The Defense Department has largely won out in a long-running bureaucratic battle with the State Department over retaining its broad powers to launch cyber operations, according to two sources familiar with the matter.
While the exact details of which authorities the Pentagon retains to carry out cyber operations are classified, sources familiar with the matter said it succeeded in holding onto key parts of broad authorities the Trump administration granted DOD in 2018.
The State Department won some concessions as part of the revised policy document, according to a senior administration official speaking on condition of anonymity to describe the framework. The official added that the final version of the policy memorandum will include provisions requiring the White House to receive details of cyber operation plans from DOD well in advance of operations. The new policy also will allow agencies to flag operations they find concerning through what the official called a “documented dispute resolution process.”
President Biden is now set to review these authorities in a newly revised version of National Security Policy Memorandum-13, the official said.
First instituted in 2018, NSPM-13 allowed the delegation of “well-defined authorities to the secretary of defense to conduct time-sensitive military operations in cyberspace,” according to a 2020 speech given by Paul Ney, then the general counsel for the DOD. Designed by President Trump’s National Security Council and promoted by then National Security Adviser John Bolton, NSPM-13 was intended to streamline the approval process for cyber operations that Bolton describes in his memoir as “frozen solid” when he arrived in office.
These authorities were used perhaps most famously in 2018 to disrupt internet access at a Russian troll farm infamous for its role in spreading disinformation around the 2016 election and have more recently played a role in countering Russian cyber operations in Ukraine.
The State Department and other executive branch agencies have long bristled at what they see as the outsize power and authority NSPM-13 grants DOD. NSPM-13, in their view, elevates military prerogatives in cyberspace over those of civilian agencies and fails to adequately consider the impact of military cyber operations on human rights, diplomacy and private-sector infrastructure.
Running offensive cyber operations often requires the use of such private-sector infrastructure in foreign countries, and the original NSPM-13 largely prevented the State Department from informing these foreign countries, which slowed down operations.
Debate over the revision has raged behind closed doors since May, when CyberScoop reported an initial deal had been forged giving the State Department additional but limited power to weigh in on cyber operations, according to a source briefed on the discussions. In recent months, the department has continued to push for more authority, but the White House has ultimately largely sided with the Pentagon and is not giving the State Department nearly as much sway as it would like, the source said.
“The debate was: ‘How much authority does State have to lay across the railroad tracks?’” the source said. “That’s been the debate in the past few months, and it’s moved in DOD’s direction.”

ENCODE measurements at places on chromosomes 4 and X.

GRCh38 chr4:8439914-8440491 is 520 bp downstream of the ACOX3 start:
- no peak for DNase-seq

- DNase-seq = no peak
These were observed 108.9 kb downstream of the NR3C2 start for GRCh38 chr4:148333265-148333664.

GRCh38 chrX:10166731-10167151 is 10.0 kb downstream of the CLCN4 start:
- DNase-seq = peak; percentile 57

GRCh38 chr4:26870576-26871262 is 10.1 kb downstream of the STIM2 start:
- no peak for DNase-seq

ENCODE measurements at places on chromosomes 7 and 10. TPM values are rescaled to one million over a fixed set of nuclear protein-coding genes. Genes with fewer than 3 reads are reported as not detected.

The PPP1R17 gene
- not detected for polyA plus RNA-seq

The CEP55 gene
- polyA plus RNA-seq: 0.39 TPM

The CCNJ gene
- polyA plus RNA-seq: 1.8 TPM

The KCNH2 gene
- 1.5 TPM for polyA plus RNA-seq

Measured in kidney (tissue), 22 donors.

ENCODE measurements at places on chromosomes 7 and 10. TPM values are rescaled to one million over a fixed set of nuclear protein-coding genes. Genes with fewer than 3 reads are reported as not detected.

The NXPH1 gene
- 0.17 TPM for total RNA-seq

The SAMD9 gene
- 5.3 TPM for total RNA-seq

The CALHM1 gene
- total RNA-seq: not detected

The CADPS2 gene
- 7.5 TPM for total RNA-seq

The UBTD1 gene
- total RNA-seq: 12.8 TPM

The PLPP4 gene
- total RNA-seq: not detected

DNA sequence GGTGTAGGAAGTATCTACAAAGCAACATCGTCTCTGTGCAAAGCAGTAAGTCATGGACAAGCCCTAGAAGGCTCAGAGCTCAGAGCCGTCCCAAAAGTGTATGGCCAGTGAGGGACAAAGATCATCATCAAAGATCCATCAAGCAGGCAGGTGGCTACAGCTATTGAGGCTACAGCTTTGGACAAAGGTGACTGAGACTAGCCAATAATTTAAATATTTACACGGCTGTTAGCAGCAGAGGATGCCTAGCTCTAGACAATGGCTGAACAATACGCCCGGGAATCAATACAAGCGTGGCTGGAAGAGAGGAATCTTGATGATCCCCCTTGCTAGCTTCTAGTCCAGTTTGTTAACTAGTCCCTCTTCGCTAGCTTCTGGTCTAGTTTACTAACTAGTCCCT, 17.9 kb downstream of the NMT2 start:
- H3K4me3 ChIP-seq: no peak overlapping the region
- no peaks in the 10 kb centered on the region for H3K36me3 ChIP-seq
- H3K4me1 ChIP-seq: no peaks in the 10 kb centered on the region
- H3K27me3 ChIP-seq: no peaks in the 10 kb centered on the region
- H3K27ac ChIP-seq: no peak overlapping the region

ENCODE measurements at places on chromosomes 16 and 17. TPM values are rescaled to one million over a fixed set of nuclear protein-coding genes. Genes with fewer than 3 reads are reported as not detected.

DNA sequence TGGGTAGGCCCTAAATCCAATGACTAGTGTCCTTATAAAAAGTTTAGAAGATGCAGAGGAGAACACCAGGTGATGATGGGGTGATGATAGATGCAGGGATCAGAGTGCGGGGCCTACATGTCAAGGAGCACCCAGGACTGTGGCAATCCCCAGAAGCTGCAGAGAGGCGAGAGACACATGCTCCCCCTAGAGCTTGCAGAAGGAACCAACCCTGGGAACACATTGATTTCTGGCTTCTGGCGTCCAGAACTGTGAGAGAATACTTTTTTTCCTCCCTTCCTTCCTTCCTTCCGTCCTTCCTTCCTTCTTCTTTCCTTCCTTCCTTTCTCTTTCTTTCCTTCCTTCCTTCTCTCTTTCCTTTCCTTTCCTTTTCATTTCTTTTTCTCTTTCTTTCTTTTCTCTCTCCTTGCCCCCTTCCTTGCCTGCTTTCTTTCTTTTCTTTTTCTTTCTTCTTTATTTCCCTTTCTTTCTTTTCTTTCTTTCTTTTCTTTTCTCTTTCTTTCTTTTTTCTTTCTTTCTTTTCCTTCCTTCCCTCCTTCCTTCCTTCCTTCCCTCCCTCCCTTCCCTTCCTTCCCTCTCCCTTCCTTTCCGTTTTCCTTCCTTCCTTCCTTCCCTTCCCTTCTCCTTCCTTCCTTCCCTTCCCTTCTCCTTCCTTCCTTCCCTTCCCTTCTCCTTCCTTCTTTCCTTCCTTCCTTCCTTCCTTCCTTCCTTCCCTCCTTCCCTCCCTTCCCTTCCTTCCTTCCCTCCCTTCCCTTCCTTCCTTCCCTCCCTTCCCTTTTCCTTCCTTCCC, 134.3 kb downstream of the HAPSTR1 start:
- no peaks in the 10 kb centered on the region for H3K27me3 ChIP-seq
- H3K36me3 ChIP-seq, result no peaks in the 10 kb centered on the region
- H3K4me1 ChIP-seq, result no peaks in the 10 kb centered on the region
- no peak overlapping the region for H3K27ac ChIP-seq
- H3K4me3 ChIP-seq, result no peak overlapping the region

The Pentagon, State Department and U.S. Cyber Command did not respond to requests for comment. “The administration hasn’t changed our approach to or ability to use offensive cyber operations as a tool of national power when needed,” a second senior administration official told CyberScoop.
As the Pentagon and State Department have sparred over authorities, Cyber Command’s operations in response to Russia’s invasion of Ukraine have boosted DOD’s position in the interagency fight. By moving quickly to counter Russian operations, Cyber Command has helped to blunt Russia’s abilities in cyberspace, and these efforts have been used to make the case that the Pentagon should retain its authorities, according to a source briefed on the discussions.
“CyberCom has been able to notch a bunch of good wins, justifying the argument that having more flexibility, being able to move faster really does help operations,” the source said.
Throughout the Obama era, the State Department hobbled cyber operations, said James Lewis, who directs the Strategic Technologies Program at the Center for Strategic and International Studies. “In the past, the U.S. has had trouble in joint operations because State has taken a long time to to give their assent, and that’s a handicap.”
The State Department has worked to bolster its staff working on cyber diplomacy issues, but experts say the department has historically lacked expertise on this issue relative to other agencies.
In 2017, the Trump administration announced it would shutter the State Department office dedicated to cybersecurity before reversing course. The department’s cyber-focused diplomats are now housed within the Bureau of Cyberspace and Digital Policy, which was stood up in April and whose director, Nate Fick, the ambassador at large for cyberspace and digital policy, was confirmed in September.
Updated Nov. 17, 2022: This article has been updated with additional details from a senior administration official.
Corrected Nov. 18, 2022: This article has been corrected to reflect that the newly revised memorandum has been sent to the president to review before signing.
Corrected Nov. 22, 2022: This story has been corrected to reflect that the Trump administration backtracked on its plans to close the State Department’s office dedicated cyber diplomacy.